The Georgia General Assembly enacted a law during the 2015 Legislative Session, known as “The Hidden Predator Act” that reopens the statute of limitations for bringing suit against a sexual molester. This new law went into effect on July 1, 2015. This unusual law essentially creates a new statute of limitations to sue sexual molesters if the abuse occurred when the victim was under 18 years of age and the lawsuit is filed within two years “from the date that the plaintiff knew or had reason to know of such abuse and that such abuse resulted in injury to the plaintiff.” O.C.G.A. Section 9-3-33.1 (b)(2)(A)(ii). This is known as the “discovery” provision of the new law and allows a victim to sue the institutional for which the sexual predator worked or with which he was affiliated. Interestingly, even if the “discovery” of the abuse occurred over two years ago, this new law reopens the statute of limitations for another two years solely against the individual sexual predator. it states: “For a period of two years following July 1, 2015, plaintiffs of any age who were time barred from filing a civil action for injuries resulting from childhood sexual abuse due to the expiration of the statute of limitations in effect on June 30, 2015, shall be permitted to file such actions against the individual alleged to have committed such abuse before July 1, 2017, thereby reviving those civil actions which had lapsed or technically expired under the law in effect on June 30, 2015.” O.C.G.A. Section 9-3-33.1(d)(1).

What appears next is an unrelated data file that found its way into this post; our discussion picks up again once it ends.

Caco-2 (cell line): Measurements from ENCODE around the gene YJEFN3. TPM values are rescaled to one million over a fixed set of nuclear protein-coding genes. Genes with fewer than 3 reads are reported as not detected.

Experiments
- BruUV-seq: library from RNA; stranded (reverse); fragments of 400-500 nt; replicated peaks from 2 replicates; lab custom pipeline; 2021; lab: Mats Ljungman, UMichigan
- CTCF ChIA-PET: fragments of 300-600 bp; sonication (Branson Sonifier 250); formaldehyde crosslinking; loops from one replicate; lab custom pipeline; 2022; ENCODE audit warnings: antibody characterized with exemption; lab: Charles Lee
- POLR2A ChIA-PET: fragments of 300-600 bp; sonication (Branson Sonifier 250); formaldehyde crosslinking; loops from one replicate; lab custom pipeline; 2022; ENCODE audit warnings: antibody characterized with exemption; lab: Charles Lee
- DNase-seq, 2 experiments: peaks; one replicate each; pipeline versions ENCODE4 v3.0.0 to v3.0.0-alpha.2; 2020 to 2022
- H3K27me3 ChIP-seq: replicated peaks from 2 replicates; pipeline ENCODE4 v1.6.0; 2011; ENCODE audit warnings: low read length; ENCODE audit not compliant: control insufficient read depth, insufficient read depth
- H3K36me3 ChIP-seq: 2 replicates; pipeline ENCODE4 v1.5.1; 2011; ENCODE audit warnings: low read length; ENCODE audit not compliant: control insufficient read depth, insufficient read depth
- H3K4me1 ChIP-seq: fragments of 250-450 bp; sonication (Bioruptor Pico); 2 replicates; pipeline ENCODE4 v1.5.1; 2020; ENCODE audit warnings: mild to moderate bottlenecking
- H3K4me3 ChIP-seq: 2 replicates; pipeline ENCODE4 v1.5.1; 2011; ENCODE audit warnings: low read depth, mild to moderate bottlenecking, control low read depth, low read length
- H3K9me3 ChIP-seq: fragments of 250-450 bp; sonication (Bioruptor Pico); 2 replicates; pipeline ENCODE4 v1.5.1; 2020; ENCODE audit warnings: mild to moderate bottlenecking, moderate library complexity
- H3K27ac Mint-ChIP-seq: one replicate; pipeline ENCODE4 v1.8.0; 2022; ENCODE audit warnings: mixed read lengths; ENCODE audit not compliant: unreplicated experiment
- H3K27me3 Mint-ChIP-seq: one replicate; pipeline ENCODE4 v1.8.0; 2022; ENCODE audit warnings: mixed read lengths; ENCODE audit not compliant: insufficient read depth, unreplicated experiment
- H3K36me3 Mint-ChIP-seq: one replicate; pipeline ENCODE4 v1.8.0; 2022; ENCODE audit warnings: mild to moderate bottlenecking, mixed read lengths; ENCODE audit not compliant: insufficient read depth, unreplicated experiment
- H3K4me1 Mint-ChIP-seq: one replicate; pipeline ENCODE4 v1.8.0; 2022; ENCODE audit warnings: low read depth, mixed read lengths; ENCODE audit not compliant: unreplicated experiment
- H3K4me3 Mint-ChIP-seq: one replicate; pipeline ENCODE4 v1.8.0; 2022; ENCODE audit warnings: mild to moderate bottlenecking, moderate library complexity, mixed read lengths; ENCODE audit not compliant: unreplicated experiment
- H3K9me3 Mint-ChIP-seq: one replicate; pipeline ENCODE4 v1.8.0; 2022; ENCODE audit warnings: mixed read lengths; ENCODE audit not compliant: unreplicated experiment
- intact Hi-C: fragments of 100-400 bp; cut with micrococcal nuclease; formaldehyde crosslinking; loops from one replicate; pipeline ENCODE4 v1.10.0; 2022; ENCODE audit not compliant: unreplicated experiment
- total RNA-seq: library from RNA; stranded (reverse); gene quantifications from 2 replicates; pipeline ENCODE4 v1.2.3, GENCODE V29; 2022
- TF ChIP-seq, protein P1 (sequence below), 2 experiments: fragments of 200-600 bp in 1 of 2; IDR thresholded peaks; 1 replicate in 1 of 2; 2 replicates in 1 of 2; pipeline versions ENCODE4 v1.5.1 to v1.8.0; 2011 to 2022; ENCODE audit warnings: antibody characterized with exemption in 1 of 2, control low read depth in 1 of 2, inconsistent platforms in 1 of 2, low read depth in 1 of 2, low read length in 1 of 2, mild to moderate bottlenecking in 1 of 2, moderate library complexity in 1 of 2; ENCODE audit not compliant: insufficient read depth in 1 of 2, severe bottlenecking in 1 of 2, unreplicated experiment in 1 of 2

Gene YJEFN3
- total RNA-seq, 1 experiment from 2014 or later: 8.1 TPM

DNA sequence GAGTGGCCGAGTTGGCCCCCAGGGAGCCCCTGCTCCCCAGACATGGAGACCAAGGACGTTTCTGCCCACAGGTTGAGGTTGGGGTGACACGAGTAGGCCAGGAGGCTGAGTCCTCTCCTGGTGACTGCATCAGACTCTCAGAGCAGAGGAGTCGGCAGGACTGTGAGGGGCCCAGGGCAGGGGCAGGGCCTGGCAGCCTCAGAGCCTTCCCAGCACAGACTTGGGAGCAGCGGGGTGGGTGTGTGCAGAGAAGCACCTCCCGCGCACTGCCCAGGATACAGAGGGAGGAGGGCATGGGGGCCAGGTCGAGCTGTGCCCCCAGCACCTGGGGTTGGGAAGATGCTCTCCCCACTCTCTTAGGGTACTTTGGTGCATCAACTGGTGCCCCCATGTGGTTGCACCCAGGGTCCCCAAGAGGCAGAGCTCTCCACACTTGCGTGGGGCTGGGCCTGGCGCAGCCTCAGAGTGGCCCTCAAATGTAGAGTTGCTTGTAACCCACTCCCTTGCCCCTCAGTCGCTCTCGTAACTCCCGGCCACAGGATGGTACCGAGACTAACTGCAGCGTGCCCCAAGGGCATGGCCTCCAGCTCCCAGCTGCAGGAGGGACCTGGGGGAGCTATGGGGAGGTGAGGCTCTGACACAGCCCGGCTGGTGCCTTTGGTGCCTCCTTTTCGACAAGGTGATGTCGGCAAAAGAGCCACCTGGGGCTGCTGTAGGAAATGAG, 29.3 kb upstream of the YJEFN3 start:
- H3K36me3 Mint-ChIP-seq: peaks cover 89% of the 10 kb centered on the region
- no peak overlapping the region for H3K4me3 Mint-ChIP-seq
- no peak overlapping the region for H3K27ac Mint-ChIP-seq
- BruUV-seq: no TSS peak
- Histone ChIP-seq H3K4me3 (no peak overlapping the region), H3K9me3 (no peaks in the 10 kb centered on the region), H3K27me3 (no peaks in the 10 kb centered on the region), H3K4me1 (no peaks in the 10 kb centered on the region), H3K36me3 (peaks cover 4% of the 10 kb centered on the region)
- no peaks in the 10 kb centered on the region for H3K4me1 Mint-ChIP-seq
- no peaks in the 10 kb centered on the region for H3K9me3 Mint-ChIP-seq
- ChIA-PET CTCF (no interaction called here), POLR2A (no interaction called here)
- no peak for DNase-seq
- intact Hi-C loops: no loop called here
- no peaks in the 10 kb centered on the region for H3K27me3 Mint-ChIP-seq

To date there has apparently been one lawsuit filed using this new statute, in Camden County, against a karate instructor. Six men are plaintiffs in that lawsuit who all allege they were sexually abused by their karate instructor when they were teenagers. We will be watching that lawsuit closely.
I call the new law unusual because it is the first time that I can remember that the Georgia General Assembly lengthened a statute of limitations to allow more time to sue and the first time I can remember that the Georgia General Assembly simply revived what were otherwise lost lawsuits. This is quite a milestone for the Georgia Legislature.
The law was sponsored by Representative Jason Spencer from Woodbine. As Rep. Spencer said about the purpose behind the bill: “The purpose of the Hidden Predator Act was to open halls of justice, and the courthouse doors are now unlocked.” “For too long, our laws protected pedophiles and the institutions that harbored them. The Hidden Predator Act empowers the victims to confront their perpetrators and their accomplices in the court room. When victims come forward, this law will expose these child sexual predators in the communities where they are hiding and enhance child protections. My hope is that this law will be used in an appropriate manner to serve justice to those who, in the past, were being denied.”
Representative Spencer is to be commended for this groundbreaking work. My hope is that victims of sexual molestation who for multiple reasons such as fear, embarrassment, guilt, depression, denial, etc., may be able to obtain some quantum of justice for what they have endured.
Robin Frazer Clark pursues justice for those who have personal injury claims as a result of being injured in motor vehicle wrecks, trucking wrecks, defective products, defective maintenance of roads, premises safety, medical malpractice and other incidents caused by the negligence of others. Ms. Clark is the 50th President of the State Bar of Georgia and a Past President of Georgia Trial Lawyers Association and has practiced law in Georgia for 26 years. Mrs. Clark is listed as one of the Top 50 Women Trial Lawyers in Georgia and is a Georgia Super Lawyer. Robin Frazer Clark~Dedicated to the Constitution’s Promise of Justice for All.